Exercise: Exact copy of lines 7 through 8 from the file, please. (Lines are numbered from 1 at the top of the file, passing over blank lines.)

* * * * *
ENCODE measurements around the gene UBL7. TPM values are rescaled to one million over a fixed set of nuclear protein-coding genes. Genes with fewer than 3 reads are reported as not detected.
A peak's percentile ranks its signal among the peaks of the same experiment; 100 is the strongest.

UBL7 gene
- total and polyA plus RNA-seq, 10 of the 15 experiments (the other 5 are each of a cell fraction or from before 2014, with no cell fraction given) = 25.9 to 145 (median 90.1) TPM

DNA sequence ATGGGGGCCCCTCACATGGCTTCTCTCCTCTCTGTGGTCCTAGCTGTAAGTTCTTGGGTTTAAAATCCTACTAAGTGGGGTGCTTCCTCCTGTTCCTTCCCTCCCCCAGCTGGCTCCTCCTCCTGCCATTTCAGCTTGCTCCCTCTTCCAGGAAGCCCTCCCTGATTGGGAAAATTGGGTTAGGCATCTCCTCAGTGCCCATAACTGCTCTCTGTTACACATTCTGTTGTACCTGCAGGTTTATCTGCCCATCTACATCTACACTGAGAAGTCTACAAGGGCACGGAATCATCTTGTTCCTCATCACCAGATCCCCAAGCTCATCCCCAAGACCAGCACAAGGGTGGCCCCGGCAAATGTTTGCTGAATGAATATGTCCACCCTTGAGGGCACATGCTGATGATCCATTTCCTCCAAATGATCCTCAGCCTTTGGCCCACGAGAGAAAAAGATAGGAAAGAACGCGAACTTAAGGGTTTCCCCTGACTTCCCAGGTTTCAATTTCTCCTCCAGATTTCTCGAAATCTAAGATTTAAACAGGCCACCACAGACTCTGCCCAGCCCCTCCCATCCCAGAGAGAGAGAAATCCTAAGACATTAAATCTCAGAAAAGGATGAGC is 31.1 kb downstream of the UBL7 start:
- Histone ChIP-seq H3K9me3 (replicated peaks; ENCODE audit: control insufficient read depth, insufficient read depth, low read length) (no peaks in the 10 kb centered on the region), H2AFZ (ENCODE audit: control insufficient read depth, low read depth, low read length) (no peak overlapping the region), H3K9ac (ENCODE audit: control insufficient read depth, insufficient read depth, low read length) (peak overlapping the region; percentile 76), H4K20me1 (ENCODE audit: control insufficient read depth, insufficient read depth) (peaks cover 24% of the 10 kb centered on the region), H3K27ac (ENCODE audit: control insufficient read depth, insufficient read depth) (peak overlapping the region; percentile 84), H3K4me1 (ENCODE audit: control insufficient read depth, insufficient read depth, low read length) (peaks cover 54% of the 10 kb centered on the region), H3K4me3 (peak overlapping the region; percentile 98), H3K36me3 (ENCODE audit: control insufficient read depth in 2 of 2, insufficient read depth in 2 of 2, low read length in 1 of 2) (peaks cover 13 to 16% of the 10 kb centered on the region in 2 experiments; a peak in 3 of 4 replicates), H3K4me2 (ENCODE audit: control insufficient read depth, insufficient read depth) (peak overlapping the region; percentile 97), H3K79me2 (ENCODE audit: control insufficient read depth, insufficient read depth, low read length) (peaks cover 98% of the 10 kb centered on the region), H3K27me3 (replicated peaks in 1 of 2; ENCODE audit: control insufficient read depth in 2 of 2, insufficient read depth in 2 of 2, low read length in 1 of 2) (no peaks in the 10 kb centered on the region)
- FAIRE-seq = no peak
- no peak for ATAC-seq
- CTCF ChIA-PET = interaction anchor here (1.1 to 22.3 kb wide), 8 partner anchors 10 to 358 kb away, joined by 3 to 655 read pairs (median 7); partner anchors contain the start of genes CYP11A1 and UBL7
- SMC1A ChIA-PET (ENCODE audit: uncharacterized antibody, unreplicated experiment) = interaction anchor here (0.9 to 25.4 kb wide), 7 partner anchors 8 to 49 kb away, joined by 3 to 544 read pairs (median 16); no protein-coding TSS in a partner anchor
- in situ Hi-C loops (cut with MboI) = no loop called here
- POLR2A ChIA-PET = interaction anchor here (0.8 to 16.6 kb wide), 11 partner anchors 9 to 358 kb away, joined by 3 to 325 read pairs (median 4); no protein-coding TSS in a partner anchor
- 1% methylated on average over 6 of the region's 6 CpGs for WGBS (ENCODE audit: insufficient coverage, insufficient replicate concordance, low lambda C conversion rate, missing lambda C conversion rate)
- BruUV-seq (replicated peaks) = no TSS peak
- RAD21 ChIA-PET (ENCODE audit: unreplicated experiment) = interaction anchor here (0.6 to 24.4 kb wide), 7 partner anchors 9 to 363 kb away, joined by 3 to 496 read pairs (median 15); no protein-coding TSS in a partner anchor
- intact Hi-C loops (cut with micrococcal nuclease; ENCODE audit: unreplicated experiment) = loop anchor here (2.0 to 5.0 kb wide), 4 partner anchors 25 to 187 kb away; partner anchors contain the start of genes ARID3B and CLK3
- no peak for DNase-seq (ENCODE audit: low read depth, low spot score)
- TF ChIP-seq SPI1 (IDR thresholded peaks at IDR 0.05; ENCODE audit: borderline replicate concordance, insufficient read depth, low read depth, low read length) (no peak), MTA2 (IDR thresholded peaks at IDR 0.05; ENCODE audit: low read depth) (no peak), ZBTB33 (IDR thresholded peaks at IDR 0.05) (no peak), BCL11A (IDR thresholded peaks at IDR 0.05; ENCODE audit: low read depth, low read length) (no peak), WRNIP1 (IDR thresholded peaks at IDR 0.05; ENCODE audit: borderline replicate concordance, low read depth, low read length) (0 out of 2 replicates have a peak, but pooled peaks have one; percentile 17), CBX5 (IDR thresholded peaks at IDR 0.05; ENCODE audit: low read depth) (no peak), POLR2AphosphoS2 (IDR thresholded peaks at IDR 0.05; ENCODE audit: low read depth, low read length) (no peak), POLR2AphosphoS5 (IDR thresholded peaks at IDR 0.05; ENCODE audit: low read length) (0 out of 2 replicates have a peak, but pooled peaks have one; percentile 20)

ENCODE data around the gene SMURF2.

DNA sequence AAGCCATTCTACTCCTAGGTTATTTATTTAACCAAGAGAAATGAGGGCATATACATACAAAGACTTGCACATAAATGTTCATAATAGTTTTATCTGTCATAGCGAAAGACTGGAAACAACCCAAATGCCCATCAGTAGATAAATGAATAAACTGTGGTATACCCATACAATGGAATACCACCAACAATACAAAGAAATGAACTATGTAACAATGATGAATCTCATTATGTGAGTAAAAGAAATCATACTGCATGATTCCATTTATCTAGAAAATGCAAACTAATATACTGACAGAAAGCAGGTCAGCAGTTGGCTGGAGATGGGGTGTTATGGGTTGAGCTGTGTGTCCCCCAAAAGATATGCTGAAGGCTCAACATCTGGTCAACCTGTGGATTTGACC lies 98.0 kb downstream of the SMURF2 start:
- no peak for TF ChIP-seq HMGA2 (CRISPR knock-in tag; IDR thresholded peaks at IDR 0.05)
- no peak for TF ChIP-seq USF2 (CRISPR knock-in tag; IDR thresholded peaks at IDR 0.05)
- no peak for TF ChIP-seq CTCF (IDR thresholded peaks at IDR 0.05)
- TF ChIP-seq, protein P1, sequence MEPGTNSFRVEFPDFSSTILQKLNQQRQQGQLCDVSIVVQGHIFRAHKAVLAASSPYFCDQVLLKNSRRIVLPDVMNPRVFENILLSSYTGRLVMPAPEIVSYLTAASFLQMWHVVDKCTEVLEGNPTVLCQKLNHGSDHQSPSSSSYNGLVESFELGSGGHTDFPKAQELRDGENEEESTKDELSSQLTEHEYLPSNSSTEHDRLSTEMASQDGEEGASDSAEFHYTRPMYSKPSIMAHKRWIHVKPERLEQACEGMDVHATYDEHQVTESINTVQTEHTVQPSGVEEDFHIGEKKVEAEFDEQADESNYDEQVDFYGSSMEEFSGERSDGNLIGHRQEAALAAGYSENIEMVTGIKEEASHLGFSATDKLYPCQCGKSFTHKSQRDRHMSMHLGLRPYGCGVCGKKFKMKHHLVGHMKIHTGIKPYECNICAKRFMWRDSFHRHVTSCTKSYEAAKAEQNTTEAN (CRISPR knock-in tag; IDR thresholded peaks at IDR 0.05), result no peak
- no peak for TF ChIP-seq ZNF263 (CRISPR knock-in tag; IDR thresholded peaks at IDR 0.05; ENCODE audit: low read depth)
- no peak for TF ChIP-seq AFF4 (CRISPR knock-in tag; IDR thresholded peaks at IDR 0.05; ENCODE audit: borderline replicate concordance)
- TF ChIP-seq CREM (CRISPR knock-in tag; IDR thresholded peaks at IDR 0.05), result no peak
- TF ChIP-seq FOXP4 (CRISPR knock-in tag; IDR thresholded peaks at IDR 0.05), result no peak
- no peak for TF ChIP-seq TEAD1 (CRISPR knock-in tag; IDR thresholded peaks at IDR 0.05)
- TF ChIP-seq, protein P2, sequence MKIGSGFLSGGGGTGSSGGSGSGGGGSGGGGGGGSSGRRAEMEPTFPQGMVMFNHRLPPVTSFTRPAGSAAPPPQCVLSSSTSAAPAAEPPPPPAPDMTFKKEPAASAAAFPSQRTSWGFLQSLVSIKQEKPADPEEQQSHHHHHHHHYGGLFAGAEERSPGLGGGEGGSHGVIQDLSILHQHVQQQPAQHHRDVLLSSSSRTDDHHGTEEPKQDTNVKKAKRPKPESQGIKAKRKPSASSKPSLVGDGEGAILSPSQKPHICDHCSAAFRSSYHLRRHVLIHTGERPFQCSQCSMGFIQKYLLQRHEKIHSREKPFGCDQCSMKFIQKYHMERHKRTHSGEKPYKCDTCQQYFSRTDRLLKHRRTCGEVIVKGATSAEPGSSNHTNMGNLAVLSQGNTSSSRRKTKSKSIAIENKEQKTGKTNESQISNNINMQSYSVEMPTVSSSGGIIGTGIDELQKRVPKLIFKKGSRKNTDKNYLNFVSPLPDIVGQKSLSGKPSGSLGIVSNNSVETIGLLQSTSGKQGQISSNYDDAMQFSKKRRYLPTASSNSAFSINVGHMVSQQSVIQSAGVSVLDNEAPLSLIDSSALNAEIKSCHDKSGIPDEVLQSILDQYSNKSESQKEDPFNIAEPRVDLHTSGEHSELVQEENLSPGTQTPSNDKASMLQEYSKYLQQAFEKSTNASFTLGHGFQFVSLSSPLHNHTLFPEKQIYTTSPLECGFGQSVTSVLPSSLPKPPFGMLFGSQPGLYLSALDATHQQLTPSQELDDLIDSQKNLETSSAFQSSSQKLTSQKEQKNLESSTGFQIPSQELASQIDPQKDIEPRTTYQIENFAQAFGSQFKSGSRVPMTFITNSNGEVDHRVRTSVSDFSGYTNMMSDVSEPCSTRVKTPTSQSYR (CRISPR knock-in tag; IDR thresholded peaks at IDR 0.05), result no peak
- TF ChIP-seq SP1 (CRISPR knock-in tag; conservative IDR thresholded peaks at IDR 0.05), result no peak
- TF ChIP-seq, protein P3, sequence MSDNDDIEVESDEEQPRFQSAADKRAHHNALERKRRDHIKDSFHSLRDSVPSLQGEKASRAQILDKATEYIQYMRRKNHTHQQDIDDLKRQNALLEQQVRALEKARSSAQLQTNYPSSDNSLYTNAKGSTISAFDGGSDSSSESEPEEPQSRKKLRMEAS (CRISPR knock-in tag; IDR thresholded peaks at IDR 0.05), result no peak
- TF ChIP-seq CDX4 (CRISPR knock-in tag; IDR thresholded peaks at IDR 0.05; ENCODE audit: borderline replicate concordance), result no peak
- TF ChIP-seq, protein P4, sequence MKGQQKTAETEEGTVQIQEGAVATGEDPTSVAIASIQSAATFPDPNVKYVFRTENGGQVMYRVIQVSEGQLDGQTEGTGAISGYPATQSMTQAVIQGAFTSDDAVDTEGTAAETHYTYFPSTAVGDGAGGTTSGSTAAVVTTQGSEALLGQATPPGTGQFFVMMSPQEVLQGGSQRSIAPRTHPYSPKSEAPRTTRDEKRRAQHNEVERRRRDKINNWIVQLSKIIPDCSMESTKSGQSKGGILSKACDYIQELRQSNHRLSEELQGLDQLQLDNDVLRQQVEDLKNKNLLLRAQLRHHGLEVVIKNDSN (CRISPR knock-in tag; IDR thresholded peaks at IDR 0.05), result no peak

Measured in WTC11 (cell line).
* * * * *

- FAIRE-seq = no peak
- no peak for ATAC-seq